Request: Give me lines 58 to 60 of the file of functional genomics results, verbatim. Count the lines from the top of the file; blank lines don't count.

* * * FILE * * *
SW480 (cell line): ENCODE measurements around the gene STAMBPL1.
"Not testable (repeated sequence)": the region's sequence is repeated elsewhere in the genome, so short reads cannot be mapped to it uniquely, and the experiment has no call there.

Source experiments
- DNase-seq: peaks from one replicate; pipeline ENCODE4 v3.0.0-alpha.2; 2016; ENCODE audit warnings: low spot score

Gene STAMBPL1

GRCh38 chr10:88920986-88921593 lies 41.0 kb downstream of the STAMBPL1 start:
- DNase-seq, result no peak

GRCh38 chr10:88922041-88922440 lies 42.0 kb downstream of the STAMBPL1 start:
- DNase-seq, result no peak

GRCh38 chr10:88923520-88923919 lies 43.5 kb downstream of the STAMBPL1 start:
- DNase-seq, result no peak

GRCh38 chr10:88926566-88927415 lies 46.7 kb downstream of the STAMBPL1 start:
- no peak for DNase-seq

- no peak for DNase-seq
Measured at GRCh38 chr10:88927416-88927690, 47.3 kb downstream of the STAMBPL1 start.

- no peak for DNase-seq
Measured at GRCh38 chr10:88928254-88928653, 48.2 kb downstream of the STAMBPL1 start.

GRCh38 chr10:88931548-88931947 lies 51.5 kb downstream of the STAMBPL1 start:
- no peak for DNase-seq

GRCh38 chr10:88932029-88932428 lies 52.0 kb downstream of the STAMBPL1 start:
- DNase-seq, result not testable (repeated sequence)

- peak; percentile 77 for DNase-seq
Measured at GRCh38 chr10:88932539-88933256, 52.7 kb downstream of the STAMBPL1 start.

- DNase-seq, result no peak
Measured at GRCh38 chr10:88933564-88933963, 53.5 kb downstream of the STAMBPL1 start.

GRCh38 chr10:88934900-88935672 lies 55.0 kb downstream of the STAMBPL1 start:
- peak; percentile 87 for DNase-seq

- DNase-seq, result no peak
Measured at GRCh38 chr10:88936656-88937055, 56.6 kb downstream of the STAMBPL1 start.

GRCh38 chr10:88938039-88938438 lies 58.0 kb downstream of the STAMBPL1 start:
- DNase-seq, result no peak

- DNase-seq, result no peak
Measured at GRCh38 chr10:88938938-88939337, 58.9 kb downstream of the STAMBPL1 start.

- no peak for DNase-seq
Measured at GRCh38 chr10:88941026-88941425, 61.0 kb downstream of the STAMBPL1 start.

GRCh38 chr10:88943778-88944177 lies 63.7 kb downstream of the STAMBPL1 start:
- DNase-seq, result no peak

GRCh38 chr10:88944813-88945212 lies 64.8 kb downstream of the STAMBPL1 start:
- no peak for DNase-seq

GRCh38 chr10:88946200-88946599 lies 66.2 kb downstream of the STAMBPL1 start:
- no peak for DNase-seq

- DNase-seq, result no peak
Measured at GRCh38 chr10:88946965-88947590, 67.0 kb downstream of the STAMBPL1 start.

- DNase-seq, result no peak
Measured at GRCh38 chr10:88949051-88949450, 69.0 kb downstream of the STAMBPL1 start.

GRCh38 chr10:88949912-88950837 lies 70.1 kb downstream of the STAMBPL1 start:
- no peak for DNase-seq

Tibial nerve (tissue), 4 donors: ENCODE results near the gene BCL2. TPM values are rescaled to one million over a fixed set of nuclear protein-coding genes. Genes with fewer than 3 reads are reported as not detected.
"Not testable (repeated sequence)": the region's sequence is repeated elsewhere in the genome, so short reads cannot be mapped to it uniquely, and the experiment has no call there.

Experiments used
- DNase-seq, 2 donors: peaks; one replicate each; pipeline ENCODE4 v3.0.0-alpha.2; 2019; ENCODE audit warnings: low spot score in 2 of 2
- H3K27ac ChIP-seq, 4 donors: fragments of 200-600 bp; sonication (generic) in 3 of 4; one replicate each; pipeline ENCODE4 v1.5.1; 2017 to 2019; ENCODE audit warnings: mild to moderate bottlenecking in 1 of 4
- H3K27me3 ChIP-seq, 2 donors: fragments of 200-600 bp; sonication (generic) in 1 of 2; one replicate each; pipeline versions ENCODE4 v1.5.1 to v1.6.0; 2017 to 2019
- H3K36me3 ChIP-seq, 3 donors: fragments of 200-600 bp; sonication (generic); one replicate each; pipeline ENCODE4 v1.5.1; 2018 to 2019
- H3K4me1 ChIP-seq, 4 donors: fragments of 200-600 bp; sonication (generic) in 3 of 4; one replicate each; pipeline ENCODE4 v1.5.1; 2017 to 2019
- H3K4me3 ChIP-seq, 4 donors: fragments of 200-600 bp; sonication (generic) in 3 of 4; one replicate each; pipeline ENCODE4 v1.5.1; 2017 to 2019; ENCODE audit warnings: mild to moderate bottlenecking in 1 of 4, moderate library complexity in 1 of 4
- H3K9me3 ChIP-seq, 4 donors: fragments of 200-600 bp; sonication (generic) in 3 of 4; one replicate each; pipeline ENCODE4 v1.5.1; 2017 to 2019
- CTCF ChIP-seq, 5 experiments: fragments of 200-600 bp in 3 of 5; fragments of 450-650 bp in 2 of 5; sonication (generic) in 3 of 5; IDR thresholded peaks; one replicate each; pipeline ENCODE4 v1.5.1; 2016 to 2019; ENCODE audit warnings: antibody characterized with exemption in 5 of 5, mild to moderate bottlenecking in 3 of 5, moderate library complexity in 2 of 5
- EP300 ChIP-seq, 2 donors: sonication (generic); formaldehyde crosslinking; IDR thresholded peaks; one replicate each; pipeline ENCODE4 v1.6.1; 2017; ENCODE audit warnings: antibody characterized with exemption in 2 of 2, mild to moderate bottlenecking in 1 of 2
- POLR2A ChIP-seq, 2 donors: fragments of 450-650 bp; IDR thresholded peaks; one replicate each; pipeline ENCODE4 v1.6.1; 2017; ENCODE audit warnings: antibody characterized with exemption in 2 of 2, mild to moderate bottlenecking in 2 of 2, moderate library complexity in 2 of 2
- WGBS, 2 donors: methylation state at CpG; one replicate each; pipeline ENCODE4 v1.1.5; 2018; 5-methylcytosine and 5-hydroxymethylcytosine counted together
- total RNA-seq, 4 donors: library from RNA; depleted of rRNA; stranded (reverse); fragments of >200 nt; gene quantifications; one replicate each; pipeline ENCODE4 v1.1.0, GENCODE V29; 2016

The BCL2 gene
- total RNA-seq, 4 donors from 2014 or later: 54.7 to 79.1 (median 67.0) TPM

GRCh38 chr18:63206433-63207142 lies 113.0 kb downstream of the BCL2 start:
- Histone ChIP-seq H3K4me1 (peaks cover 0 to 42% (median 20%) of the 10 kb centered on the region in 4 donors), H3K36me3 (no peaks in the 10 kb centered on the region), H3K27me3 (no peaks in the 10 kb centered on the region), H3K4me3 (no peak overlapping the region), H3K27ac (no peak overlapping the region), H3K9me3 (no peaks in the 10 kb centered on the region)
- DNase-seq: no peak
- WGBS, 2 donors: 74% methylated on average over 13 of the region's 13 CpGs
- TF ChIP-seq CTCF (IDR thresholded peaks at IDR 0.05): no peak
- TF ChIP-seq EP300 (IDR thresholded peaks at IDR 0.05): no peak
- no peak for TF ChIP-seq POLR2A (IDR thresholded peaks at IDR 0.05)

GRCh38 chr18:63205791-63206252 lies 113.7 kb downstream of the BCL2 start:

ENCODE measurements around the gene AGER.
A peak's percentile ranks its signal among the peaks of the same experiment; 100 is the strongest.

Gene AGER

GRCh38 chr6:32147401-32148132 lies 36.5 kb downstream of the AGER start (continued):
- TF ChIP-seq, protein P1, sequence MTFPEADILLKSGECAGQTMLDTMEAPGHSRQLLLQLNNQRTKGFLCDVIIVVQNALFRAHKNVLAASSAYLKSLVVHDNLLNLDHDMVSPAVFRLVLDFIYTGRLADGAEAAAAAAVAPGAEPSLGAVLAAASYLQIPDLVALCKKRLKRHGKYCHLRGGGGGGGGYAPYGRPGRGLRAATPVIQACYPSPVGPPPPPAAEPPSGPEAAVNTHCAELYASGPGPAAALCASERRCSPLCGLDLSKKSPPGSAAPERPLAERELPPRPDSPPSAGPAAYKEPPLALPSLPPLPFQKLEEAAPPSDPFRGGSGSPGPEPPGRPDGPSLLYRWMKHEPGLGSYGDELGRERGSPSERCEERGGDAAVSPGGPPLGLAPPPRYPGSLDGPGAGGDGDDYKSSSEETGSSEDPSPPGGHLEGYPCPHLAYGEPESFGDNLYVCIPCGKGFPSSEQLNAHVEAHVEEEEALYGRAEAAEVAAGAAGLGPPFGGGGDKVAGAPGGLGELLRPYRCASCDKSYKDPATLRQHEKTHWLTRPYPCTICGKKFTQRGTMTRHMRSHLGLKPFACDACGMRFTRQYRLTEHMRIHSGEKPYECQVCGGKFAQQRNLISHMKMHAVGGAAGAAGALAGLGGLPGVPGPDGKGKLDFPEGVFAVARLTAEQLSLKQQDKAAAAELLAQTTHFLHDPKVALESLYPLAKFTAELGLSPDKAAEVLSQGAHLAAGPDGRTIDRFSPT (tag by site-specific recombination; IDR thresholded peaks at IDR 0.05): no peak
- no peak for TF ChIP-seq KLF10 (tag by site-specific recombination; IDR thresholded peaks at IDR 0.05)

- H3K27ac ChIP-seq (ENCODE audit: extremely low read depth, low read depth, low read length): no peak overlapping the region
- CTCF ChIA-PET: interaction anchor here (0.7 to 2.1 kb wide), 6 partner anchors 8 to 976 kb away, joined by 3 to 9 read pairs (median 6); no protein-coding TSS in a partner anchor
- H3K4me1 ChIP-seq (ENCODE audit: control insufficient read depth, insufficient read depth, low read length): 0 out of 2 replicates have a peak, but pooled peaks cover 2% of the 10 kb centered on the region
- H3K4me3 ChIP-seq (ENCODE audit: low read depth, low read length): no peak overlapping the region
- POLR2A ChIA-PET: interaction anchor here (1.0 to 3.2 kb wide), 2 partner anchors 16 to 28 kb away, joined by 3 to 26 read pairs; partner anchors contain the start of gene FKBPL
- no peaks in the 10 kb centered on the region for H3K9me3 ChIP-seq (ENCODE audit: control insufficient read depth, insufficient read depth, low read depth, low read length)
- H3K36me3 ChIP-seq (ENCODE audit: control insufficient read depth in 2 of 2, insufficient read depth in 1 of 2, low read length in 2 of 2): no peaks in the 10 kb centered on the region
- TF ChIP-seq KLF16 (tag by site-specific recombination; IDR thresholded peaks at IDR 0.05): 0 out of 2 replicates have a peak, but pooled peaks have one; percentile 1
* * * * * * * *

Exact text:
- CTCF ChIP-seq, 5 experiments: fragments of 200-600 bp in 3 of 5; fragments of 450-650 bp in 2 of 5; sonication (generic) in 3 of 5; IDR thresholded peaks; one replicate each; pipeline ENCODE4 v1.5.1; 2016 to 2019; ENCODE audit warnings: antibody characterized with exemption in 5 of 5, mild to moderate bottlenecking in 3 of 5, moderate library complexity in 2 of 5
- EP300 ChIP-seq, 2 donors: sonication (generic); formaldehyde crosslinking; IDR thresholded peaks; one replicate each; pipeline ENCODE4 v1.6.1; 2017; ENCODE audit warnings: antibody characterized with exemption in 2 of 2, mild to moderate bottlenecking in 1 of 2
- POLR2A ChIP-seq, 2 donors: fragments of 450-650 bp; IDR thresholded peaks; one replicate each; pipeline ENCODE4 v1.6.1; 2017; ENCODE audit warnings: antibody characterized with exemption in 2 of 2, mild to moderate bottlenecking in 2 of 2, moderate library complexity in 2 of 2